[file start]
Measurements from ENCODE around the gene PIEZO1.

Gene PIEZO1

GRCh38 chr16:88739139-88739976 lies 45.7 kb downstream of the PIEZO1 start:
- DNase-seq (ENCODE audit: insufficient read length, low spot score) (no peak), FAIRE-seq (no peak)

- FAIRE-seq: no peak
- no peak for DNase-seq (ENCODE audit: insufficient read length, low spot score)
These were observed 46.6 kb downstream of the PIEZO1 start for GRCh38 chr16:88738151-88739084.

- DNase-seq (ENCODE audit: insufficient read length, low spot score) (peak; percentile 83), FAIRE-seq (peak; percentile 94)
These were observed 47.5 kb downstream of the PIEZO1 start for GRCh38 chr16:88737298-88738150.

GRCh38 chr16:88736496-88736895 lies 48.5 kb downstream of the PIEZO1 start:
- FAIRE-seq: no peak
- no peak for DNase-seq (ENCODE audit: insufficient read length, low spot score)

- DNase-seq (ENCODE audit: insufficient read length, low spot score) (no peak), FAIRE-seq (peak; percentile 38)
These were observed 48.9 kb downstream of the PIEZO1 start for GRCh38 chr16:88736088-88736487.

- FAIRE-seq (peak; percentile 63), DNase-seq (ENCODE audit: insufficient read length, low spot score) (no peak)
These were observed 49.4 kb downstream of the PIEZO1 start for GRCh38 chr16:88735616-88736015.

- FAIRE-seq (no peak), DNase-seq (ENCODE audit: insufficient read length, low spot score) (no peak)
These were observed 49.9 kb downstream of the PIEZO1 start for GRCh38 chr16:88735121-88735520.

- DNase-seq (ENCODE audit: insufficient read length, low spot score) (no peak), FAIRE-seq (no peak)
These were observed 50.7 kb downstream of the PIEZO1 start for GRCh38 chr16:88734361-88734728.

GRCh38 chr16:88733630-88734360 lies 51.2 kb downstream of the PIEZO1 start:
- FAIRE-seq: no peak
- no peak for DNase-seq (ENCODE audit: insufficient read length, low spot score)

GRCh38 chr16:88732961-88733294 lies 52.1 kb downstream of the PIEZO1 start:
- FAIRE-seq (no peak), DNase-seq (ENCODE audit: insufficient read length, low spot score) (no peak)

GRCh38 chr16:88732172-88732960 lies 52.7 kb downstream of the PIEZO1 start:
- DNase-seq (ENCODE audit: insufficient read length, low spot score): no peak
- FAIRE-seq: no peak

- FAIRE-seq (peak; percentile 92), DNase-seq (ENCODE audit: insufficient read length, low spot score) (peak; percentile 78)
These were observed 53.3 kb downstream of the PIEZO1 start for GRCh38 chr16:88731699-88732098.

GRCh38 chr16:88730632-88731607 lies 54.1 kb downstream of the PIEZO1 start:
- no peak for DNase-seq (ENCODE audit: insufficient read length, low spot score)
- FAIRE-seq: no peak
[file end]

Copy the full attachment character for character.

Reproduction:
Measurements from ENCODE around the gene PIEZO1.

Gene PIEZO1

GRCh38 chr16:88739139-88739976 lies 45.7 kb downstream of the PIEZO1 start:
- DNase-seq (ENCODE audit: insufficient read length, low spot score) (no peak), FAIRE-seq (no peak)

- FAIRE-seq: no peak
- no peak for DNase-seq (ENCODE audit: insufficient read length, low spot score)
These were observed 46.6 kb downstream of the PIEZO1 start for GRCh38 chr16:88738151-88739084.

- DNase-seq (ENCODE audit: insufficient read length, low spot score) (peak; percentile 83), FAIRE-seq (peak; percentile 94)
These were observed 47.5 kb downstream of the PIEZO1 start for GRCh38 chr16:88737298-88738150.

GRCh38 chr16:88736496-88736895 lies 48.5 kb downstream of the PIEZO1 start:
- FAIRE-seq: no peak
- no peak for DNase-seq (ENCODE audit: insufficient read length, low spot score)

- DNase-seq (ENCODE audit: insufficient read length, low spot score) (no peak), FAIRE-seq (peak; percentile 38)
These were observed 48.9 kb downstream of the PIEZO1 start for GRCh38 chr16:88736088-88736487.

- FAIRE-seq (peak; percentile 63), DNase-seq (ENCODE audit: insufficient read length, low spot score) (no peak)
These were observed 49.4 kb downstream of the PIEZO1 start for GRCh38 chr16:88735616-88736015.

- FAIRE-seq (no peak), DNase-seq (ENCODE audit: insufficient read length, low spot score) (no peak)
These were observed 49.9 kb downstream of the PIEZO1 start for GRCh38 chr16:88735121-88735520.

- DNase-seq (ENCODE audit: insufficient read length, low spot score) (no peak), FAIRE-seq (no peak)
These were observed 50.7 kb downstream of the PIEZO1 start for GRCh38 chr16:88734361-88734728.

GRCh38 chr16:88733630-88734360 lies 51.2 kb downstream of the PIEZO1 start:
- FAIRE-seq: no peak
- no peak for DNase-seq (ENCODE audit: insufficient read length, low spot score)

GRCh38 chr16:88732961-88733294 lies 52.1 kb downstream of the PIEZO1 start:
- FAIRE-seq (no peak), DNase-seq (ENCODE audit: insufficient read length, low spot score) (no peak)

GRCh38 chr16:88732172-88732960 lies 52.7 kb downstream of the PIEZO1 start:
- DNase-seq (ENCODE audit: insufficient read length, low spot score): no peak
- FAIRE-seq: no peak

- FAIRE-seq (peak; percentile 92), DNase-seq (ENCODE audit: insufficient read length, low spot score) (peak; percentile 78)
These were observed 53.3 kb downstream of the PIEZO1 start for GRCh38 chr16:88731699-88732098.

GRCh38 chr16:88730632-88731607 lies 54.1 kb downstream of the PIEZO1 start:
- no peak for DNase-seq (ENCODE audit: insufficient read length, low spot score)
- FAIRE-seq: no peak